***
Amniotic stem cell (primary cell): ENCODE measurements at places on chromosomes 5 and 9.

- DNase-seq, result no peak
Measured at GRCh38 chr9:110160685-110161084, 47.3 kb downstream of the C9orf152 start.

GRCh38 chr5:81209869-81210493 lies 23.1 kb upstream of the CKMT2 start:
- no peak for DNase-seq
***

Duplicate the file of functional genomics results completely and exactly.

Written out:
Amniotic stem cell (primary cell): ENCODE measurements at places on chromosomes 5 and 9.

- DNase-seq, result no peak
Measured at GRCh38 chr9:110160685-110161084, 47.3 kb downstream of the C9orf152 start.

GRCh38 chr5:81209869-81210493 lies 23.1 kb upstream of the CKMT2 start:
- no peak for DNase-seq